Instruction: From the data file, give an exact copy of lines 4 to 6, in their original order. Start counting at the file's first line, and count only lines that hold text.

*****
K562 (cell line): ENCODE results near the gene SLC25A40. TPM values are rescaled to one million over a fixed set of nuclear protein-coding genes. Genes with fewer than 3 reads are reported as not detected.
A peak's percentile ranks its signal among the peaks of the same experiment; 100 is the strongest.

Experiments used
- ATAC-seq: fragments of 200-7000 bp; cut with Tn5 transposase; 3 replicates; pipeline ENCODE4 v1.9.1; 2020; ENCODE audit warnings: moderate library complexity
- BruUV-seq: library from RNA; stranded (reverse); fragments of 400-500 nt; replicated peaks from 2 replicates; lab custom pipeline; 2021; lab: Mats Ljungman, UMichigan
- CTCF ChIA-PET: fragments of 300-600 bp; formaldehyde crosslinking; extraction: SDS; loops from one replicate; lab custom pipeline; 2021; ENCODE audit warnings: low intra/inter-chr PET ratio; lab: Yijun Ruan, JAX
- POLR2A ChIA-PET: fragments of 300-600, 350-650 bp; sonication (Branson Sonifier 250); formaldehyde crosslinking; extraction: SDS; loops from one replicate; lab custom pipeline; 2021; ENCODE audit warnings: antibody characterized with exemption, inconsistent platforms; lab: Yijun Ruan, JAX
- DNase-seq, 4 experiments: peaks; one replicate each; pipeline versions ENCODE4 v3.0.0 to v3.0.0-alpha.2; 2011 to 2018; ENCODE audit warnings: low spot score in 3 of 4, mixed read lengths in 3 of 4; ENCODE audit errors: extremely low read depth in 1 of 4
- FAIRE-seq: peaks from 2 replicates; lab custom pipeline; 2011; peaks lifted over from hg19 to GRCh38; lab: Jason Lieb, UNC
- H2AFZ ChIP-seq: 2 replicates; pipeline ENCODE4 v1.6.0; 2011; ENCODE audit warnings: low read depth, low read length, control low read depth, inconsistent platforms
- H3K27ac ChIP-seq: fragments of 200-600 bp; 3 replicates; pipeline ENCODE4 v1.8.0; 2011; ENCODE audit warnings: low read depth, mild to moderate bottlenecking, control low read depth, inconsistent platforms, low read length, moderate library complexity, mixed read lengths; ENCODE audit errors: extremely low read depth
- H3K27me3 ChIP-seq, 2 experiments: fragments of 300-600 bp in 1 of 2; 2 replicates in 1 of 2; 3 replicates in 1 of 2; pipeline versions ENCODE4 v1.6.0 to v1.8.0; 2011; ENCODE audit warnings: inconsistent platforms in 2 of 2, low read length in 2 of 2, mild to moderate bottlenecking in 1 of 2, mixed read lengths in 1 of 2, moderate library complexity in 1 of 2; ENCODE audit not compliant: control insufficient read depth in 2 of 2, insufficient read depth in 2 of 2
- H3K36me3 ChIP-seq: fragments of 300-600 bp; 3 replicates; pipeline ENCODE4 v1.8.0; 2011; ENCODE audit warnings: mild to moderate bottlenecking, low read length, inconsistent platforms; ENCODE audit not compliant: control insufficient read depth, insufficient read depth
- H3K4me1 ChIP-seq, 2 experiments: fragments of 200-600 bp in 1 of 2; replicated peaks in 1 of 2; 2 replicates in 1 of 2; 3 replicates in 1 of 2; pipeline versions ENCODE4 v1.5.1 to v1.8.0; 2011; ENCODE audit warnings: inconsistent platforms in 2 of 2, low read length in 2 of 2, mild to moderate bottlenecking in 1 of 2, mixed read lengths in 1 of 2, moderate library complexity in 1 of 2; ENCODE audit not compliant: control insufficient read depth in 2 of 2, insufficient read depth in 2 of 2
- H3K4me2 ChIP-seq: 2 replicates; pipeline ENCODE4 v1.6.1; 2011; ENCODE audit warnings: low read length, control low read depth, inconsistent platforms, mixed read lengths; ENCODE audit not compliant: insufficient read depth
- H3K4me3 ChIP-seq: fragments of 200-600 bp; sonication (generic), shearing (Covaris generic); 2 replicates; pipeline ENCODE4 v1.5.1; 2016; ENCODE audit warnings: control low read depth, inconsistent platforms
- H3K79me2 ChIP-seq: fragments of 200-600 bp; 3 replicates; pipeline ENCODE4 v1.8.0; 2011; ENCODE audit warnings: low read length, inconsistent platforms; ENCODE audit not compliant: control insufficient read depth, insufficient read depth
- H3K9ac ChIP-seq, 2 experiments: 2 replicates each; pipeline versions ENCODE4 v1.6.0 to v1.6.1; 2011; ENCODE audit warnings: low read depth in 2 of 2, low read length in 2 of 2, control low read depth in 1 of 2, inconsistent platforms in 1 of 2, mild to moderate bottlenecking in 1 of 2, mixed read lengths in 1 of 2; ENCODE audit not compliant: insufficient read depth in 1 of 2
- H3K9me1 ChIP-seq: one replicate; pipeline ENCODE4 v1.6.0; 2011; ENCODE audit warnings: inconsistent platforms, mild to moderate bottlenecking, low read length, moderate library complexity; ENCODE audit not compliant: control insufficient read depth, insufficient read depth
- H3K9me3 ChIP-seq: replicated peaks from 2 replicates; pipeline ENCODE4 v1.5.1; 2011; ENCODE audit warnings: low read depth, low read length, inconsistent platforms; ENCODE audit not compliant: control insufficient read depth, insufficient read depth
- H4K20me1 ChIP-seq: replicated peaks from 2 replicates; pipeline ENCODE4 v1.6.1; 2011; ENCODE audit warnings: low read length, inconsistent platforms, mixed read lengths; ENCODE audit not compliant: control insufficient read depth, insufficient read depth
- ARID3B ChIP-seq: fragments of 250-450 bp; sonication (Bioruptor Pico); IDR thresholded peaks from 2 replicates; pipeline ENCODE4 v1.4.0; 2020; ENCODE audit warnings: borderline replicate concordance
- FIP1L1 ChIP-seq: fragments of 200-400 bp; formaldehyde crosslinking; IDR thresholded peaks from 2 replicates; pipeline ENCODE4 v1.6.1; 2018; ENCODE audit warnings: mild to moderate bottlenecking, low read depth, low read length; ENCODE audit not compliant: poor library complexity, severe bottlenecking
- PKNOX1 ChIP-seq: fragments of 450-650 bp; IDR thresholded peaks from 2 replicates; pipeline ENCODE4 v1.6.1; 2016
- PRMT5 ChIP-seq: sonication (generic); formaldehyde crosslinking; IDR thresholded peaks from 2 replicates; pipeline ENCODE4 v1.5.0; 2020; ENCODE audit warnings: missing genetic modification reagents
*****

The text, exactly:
- ATAC-seq: fragments of 200-7000 bp; cut with Tn5 transposase; 3 replicates; pipeline ENCODE4 v1.9.1; 2020; ENCODE audit warnings: moderate library complexity
- BruUV-seq: library from RNA; stranded (reverse); fragments of 400-500 nt; replicated peaks from 2 replicates; lab custom pipeline; 2021; lab: Mats Ljungman, UMichigan
- CTCF ChIA-PET: fragments of 300-600 bp; formaldehyde crosslinking; extraction: SDS; loops from one replicate; lab custom pipeline; 2021; ENCODE audit warnings: low intra/inter-chr PET ratio; lab: Yijun Ruan, JAX